Three Thorsdays in a row…that’s just how we roll at DT. But unlike yesterday’s 245 and Monday’s 1800ES, this one is not a wagon. It is, however, one of the best photographed cars currently on ebay and as such earns the coveted Ansel Adams award (disclaimer: photos on ebay not actually taken by Ansel Adams). The car looks to have been fastidiously rebuilt and maintained over the last few decades by the previous owner and the current seller. It’s a 1969 1800S, for sale here on ebay in Portland, Oregon. Bidding is currently hovering around $10k with reserve not met, and about four days to go.
This is a perfect example of how photos can make or break a car listing. Instead of grainy, out of focus and overexposed iphone shots we get these beautifully composed, wonderfully lit and finely crafted works of art to stare at. It makes the whole process immensely enjoyable for the prospective buyer.
This car is from the last series of 1800S models, after assembly had moved to Sweden and the engine was upgraded to the B20, but before fuel injection and the ugly flow-through cabin vents that later appeared on the rear fenders.
The MiniLite style of wheel is a classic on everything from MGBs to VW Beetles, but the 8-spoked British design looks especially fetching on an 1800 coupe. The creased yet curved shape of the spokes works well with the Pelle Petterson-penned body, which is itself creased, yet also very curvaceous.
Another thing we love about this seller’s listing is the sheer quantity of photos – we get to see the car at every angle (
except from underneath – caveat emptor edit: undercarriage shots are located at the bottom of the auction in the ebay-loaded image area) and in various lighting conditions. Here we can see it’s been moved indoors away from the dreary Portland overcast skies. It’s obvious under fluorescent lighting that this paint color is not quite period correct. The shade is similar to the original #94 dark green but it has been sprayed in a modern metallic green as the seller explains. We normally only like single stage non-metallic colors on ’60s and earlier cars but this one manages to look great in modern paint.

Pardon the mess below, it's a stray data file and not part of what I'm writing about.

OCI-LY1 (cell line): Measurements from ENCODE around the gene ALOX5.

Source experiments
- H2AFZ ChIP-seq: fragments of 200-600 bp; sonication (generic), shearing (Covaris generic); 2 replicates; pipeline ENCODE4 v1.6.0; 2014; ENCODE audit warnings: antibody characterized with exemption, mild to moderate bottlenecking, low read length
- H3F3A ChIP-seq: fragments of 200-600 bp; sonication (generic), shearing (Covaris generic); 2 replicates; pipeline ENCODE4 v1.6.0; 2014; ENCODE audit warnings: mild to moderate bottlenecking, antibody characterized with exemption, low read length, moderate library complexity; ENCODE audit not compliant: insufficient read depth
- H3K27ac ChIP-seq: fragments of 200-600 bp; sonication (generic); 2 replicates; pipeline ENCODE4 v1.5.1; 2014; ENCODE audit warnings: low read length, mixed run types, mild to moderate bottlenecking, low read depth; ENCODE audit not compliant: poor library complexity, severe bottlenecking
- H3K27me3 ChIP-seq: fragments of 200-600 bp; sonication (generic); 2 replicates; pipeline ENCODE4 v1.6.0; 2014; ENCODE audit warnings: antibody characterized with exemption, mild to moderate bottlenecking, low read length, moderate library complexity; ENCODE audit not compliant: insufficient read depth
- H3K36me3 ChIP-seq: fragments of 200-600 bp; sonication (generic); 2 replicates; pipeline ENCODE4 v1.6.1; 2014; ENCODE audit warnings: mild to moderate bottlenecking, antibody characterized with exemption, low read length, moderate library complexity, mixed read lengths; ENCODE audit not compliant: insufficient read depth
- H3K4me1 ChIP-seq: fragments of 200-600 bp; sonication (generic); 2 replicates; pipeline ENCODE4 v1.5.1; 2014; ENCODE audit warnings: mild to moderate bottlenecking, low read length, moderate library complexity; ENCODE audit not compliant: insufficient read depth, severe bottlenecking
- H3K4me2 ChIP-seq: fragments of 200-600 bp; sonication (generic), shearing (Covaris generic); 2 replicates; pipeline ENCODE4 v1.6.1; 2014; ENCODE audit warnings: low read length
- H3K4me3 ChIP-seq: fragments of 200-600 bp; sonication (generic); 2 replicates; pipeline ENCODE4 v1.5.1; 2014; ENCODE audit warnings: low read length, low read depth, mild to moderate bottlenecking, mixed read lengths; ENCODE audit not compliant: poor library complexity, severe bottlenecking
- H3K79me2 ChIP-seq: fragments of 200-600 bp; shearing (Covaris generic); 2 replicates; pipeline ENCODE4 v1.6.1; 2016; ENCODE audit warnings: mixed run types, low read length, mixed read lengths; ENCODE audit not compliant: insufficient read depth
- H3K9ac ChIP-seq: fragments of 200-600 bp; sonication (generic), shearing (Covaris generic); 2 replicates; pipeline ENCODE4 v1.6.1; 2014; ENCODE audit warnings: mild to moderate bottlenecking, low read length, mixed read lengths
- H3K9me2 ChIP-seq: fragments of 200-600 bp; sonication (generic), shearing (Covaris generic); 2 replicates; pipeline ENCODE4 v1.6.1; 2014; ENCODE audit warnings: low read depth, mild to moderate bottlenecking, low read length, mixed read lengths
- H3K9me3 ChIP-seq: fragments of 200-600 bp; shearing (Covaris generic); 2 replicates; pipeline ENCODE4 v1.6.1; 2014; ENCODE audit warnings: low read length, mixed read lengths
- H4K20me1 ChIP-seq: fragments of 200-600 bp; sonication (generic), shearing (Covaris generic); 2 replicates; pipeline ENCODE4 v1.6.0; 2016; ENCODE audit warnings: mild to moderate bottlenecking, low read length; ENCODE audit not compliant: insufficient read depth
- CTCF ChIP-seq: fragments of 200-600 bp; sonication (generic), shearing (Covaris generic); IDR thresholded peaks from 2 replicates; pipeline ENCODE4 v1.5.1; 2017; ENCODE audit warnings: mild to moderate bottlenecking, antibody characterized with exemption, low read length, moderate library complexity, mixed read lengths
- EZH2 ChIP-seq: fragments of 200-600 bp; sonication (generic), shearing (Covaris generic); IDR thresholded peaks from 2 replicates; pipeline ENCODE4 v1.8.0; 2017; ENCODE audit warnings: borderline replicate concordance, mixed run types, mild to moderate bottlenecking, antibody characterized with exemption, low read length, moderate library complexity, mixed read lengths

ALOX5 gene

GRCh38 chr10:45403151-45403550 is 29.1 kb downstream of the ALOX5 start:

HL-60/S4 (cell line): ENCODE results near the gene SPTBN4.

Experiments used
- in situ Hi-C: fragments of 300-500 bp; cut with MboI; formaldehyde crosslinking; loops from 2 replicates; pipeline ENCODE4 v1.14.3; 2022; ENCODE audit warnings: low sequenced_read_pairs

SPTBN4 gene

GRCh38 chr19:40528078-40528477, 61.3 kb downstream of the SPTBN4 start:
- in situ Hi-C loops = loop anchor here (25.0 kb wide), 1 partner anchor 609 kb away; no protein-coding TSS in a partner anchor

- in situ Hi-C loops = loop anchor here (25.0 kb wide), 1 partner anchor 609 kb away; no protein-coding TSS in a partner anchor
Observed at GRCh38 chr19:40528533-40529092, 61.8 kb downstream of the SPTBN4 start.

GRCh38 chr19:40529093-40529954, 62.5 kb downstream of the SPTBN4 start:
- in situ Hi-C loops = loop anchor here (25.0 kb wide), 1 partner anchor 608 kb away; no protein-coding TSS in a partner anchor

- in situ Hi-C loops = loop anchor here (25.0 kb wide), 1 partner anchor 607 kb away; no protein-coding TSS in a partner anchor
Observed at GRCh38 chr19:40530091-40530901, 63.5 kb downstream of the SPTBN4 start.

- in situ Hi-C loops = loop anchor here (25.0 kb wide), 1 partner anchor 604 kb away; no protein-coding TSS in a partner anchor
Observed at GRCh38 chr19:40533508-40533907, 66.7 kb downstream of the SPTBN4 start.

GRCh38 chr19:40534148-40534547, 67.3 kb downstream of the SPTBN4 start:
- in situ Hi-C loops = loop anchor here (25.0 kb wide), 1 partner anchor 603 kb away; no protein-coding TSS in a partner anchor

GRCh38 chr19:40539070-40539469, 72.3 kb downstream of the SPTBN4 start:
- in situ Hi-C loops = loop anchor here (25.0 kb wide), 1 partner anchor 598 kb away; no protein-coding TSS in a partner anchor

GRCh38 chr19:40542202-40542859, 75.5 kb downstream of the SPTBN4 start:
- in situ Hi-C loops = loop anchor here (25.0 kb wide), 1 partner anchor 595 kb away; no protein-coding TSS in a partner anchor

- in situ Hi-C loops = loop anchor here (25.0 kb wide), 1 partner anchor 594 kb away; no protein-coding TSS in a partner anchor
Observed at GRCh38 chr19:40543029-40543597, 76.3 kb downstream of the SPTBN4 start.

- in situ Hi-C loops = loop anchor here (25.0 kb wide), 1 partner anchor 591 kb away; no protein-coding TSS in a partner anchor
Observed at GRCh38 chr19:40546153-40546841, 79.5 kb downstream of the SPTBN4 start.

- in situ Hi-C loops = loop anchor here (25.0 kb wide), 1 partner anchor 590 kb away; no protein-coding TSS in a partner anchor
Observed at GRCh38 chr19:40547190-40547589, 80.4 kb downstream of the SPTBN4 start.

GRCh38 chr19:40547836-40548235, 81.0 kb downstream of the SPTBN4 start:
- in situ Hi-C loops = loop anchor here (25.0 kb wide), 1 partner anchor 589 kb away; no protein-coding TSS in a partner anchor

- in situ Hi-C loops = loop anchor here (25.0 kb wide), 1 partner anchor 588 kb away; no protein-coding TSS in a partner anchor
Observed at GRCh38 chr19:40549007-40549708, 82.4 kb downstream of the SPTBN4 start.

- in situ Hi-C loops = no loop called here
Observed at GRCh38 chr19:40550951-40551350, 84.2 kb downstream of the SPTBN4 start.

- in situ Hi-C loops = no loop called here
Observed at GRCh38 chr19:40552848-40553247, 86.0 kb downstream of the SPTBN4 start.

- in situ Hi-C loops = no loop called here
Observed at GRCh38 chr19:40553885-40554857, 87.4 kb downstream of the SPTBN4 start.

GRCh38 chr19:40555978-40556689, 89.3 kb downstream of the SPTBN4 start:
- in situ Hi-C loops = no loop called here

The 2.0 liter B20 under the hood has been rebuilt and upgraded with a Weber carburetor, free-flowing air filter, finned aluminum valve cover, modern A/C compressor filled with the good stuff (R12 Freon), and a GM alternator. The upgrades should be good for about 125 hp which will make this car scoot respectably. The one thing that looks out of place is that chromed air filter housing – the engine bay would look far better with a period-correct filter, or even just painting the housing to eliminate the bling.
The overall engine bay is very clean and tidy and looks well maintained as a hobby car should. The only problem area we spy is rust forming in the battery tray; this is a common issue for these cars and can be dealt with. We’re doing the job ourselves on a ’66 1800S currently, using an upgrade/replacement battery tray sourced from iRoll Motors in San Martin, CA.
This interior is a classic design and looks amazing in the seller’s photos. From here we can see the Frigette under-dash air conditioning unit which was likely either a dealer installed option or an aftermarket upgrade. A/C fits the Grand Touring personality of the 1800S well; why not cruise in comfort when outright power isn’t the priority?
There’s been a bit of customization where the vestigial back seat would normally live – instead we see this nicely crafted wood storage box with hinged lid, carpeted exterior, and modern stereo head unit. We like the fact that the original radio is preserved in the dash but question the convenience of a reverse-mounted stereo behind the front seats. Perhaps the original rearview mirror on the dash could be of assistance when hunting for stations.
The upholstery is not original on this one. It’s been redone in a sort of butterscotch Naugahyde, which would not be our first choice but seems to be in solid condition. We might be tempted to take this back to a factory color & material sometime down the road if this were our 1800S, but it wouldn’t be a high priority.
From here we can see the curious mix of styling in the 1969 interior – it still has the turquoise faced gauges that debuted a decade earlier on the P1800 complete with the pressed aluminum accent panels, but got the later plastic 3-spoke steering wheel to replace the holey aluminum 2-spoke earlier piece. The shifter is squarish and plastic too; early 1800s had a turned walnut wood knob. This was a transition year for sure.
Overall we’d be very happy to own this respectable little Swedish coupe. Even though it is not all original, it has been mildly and tastefully upgraded and should retain most of its value because of that. We’d expect to see a strong ebay sale price given the wealth of fantastic photos provided by the seller, and the fact that this thing looks ready to hit the road immediately.
Find a better-photographed GT? Email DT here: firstname.lastname@example.org